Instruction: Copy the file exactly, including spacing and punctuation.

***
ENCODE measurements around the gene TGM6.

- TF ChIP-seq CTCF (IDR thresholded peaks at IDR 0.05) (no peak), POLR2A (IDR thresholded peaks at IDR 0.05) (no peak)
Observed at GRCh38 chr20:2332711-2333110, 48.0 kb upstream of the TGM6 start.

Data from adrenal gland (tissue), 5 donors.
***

ENCODE measurements around the gene TGM6.

- TF ChIP-seq CTCF (IDR thresholded peaks at IDR 0.05) (no peak), POLR2A (IDR thresholded peaks at IDR 0.05) (no peak)
Observed at GRCh38 chr20:2332711-2333110, 48.0 kb upstream of the TGM6 start.

Data from adrenal gland (tissue), 5 donors.